Trends in demand for emergency ambulance services in Wiltshire over nine years: observational studyBMJ 2002; 324 doi: https://doi.org/10.1136/bmj.324.7338.646 (Published 16 March 2002) Cite this as: BMJ 2002;324:646
- Hannah Wrigley, research assistanta,
- Steve George, reader in public health ()a,
- Helen Smith, reader in primary care medicineb,
- Helen Snooks, senior lecturer in health and social care researchd,
- Alan Glasper, professor of nursing studiesc,
- Eileen Thomas, executive director of nursinge
- a Health Care Research Unit, Community Clinical Sciences Division, School of Medicine, University of Southampton, Southampton SO16 6YD
- b Academic Department of Primary Medical Care, Community Clinical Sciences Division, School of Medicine, University of Southampton
- c School of Nursing, University of Southampton
- d University of Wales, Swansea, Wales SA2 8PP
- e Portsmouth Health Care NHS Trust, Portsmouth PO3 6DP
- Correspondence to: S George
- Accepted 20 September 2001
Demand for emergency medical services in the United Kingdom is rising.1 Research into the type of patients transported by emergency ambulances and the severity of their illness has tended to focus on identifying people who use the service inappropriately rather than factors influencing demand, and our understanding of the increase in demand is poor. 2 3
In Wiltshire, a largely rural county in the south west of England, the number of emergency transports of patients increased from 11 268 in 1988 to 16 814 in 1996, a crude increase of 49%.4 This increase is often attributed to general practitioners redirecting patients with urgent problems to the ambulance service, particularly out of surgery hours. Over the same period, however, urgent transports booked by general practitioners rather than in response to a 999 call rose from 9982 to 13 951 (40%). We examined the reasons for this rise.
Methods and results
We conducted a retrospective analysis of emergency ambulance despatches using a random sample of records held by Wiltshire Ambulance Service NHS Trust. From each year in nine years' records (1988-96) we sampled 14 days, stratified by season, providing a dataset of 126 days of calls. Data were drawn from AS1 forms (completed by call takers) and from patient report forms (completed by paramedics). We used the system of call classification used by the trust to categorise data on the nature of incidents for analysis. We used indirect age standardisation based on the year with the most complete age data (1994) to account for demographic changes over the nine years (see methodological supplement on bmj.com). We calculated significance of trends with EpiInfo 6.03, using χ2 for trend.
Our sample contained details of 6100 calls relating to 5821 incidents. For 1225 (21%) of these, patient report forms rather than AS1 forms had been filled in. The table shows the numbers of vehicles despatched, incidents, and patients transported in each year.
A 72% increase in incidents attended over nine years reduced to 53% after standardisation for age. The proportion of incidents in response to a call from a general practitioner, or incidents where one was present, remained fairly constant over the study period, whereas the proportion of calls made by patients and relatives rose from 11.8% to 20.1% (see tables A and B on bmj.com). Calls from other emergency services peaked in 1990. The category showing an increase out of line with that seen overall was “sudden illness at home.” In this category, incidents described in general terms such as “collapse” fell from 35% to 20%, whereas those attributed more specifically to cardiac problems rose from 22% to 31% and those attributed to respiratory problems from 12% to 21% (see table C on bmj.com).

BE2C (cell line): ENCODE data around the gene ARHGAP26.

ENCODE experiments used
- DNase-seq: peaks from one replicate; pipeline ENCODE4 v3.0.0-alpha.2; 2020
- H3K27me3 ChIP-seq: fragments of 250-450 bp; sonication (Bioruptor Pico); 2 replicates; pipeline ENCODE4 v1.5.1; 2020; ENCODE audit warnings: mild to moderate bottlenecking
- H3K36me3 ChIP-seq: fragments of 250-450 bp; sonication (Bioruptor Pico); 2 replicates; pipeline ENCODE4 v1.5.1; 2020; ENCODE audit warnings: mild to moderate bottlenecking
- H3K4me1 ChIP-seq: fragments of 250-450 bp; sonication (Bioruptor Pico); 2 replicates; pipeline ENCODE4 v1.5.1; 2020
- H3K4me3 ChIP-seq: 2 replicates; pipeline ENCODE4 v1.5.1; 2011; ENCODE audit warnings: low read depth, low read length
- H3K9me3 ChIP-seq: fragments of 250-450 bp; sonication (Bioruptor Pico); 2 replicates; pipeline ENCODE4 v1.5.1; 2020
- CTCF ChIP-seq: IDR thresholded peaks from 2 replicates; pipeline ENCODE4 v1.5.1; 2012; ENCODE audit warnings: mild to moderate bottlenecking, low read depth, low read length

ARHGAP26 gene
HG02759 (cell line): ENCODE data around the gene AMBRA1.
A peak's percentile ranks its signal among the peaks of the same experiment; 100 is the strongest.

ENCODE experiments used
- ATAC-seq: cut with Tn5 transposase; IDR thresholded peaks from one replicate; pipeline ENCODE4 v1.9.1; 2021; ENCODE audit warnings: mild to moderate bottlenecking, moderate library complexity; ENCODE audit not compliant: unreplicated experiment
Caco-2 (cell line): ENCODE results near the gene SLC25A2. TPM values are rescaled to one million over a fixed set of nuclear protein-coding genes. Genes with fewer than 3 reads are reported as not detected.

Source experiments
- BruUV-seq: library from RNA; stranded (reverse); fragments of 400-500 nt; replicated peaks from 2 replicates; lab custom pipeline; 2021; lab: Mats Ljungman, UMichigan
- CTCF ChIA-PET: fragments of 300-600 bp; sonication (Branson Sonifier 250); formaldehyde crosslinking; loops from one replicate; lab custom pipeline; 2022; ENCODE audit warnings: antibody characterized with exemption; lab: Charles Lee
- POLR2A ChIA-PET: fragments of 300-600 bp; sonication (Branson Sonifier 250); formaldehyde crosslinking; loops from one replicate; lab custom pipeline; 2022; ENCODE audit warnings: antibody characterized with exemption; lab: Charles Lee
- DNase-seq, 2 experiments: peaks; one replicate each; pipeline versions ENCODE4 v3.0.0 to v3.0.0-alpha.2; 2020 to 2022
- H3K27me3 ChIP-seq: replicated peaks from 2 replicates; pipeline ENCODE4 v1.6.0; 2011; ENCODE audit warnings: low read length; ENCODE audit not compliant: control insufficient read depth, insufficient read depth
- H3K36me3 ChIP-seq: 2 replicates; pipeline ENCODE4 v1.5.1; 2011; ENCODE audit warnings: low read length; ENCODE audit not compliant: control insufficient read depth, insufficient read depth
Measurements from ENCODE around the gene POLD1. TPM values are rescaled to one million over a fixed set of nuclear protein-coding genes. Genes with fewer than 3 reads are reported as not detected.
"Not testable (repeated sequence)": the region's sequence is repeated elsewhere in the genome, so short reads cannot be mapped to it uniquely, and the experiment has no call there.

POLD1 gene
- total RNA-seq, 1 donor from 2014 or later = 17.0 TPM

Demand for emergency ambulances has risen, and there is evidence that people are using more specific terminology to describe emergency incidents. We found no evidence of a transfer of general practitioners' workload to the emergency ambulance service. The fall in mortality across all age groups in Western society leads us to conclude that the demand threshold is falling.5
Callers' perceptions of urgency are known to be unreliable, and a wider range of responses from service providers may be the most appropriate way to manage rising demand.3 The integration of the gateway to primary care out of hours with NHS Direct might provide one way of accomplishing this. Research identifying influences on callers' perceptions of urgency is necessary if we are to improve our understanding of the demand for emergency care and our ability to plan for the future.
We thank members of Wiltshire Ambulance Services Trust who provided data, tea, and moral support during long days of searching for records. We also thank the NHS Executive South and West Research and Development Directorate for funding this study. The opinions expressed, however, are those of the authors alone.
Contributors: SG, H Smith, AG, and ET obtained funding for this study. HW collected and categorised data. HW and SG undertook the analysis with advice from all authors. Specialist advice on ambulance services was provided by H Snooks. All authors participated in the interpretation of findings, writing up and editing of the paper. SG is the guarantor.
Competing interests None declared.
Extra tables and a methodological supplement appear on bmj.com